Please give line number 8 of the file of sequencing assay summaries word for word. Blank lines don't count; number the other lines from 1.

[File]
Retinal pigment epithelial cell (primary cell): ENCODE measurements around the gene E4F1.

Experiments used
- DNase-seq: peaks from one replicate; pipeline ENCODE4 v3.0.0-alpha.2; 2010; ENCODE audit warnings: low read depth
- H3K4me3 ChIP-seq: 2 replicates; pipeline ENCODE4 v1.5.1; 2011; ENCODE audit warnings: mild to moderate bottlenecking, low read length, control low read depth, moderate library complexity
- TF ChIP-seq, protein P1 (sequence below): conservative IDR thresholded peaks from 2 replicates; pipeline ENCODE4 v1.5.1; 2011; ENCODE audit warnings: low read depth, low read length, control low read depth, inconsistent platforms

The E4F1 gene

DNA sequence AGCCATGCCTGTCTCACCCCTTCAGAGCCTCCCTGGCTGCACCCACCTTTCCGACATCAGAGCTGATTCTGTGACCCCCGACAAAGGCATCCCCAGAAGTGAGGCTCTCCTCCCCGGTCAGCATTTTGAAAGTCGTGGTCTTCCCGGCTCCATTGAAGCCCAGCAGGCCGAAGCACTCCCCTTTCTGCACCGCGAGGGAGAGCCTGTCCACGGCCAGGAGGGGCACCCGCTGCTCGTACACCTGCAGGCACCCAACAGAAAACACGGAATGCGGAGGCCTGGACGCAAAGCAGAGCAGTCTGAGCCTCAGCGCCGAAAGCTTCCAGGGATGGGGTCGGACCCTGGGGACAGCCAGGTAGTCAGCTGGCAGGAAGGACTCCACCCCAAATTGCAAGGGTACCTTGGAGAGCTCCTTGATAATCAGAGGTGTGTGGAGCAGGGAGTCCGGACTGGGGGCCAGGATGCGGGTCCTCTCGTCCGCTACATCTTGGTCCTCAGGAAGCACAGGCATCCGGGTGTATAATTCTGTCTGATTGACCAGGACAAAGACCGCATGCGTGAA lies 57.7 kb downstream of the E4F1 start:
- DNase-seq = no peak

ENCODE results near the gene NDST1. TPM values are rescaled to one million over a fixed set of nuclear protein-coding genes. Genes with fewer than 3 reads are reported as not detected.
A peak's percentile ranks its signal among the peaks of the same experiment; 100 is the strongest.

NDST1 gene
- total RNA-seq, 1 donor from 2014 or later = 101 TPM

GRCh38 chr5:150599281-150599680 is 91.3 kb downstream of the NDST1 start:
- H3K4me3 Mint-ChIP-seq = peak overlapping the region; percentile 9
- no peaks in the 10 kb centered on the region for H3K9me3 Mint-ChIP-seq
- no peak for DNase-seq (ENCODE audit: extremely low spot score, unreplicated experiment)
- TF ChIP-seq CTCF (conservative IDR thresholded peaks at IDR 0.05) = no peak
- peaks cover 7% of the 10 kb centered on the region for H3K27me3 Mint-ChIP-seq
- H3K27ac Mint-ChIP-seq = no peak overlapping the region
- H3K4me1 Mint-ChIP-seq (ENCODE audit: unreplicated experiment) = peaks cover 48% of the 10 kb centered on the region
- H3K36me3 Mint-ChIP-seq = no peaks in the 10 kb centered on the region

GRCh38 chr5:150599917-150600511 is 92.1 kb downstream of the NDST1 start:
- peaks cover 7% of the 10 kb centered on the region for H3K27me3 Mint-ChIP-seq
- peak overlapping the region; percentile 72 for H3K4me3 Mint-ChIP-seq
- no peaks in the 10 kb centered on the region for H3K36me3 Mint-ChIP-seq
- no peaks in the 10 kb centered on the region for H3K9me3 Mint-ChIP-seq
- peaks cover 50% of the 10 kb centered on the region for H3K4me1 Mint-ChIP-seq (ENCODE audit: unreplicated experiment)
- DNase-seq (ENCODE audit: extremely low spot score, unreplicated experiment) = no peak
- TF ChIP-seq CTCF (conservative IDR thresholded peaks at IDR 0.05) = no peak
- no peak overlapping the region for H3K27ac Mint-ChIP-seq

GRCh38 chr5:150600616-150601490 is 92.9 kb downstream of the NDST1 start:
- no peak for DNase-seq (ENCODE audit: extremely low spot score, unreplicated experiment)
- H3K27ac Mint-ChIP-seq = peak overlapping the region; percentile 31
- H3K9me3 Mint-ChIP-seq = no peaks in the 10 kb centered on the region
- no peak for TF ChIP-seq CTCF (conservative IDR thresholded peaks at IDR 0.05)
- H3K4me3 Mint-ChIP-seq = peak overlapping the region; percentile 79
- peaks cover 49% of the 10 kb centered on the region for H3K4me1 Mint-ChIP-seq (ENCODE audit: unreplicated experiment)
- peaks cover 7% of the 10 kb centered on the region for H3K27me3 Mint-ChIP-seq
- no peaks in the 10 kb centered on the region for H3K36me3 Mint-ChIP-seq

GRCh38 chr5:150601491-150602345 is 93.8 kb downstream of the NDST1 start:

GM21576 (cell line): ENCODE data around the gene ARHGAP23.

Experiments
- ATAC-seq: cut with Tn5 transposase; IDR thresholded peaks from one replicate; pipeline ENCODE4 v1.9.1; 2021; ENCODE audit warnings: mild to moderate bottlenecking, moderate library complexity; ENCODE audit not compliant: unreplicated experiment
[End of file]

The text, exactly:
- DNase-seq = no peak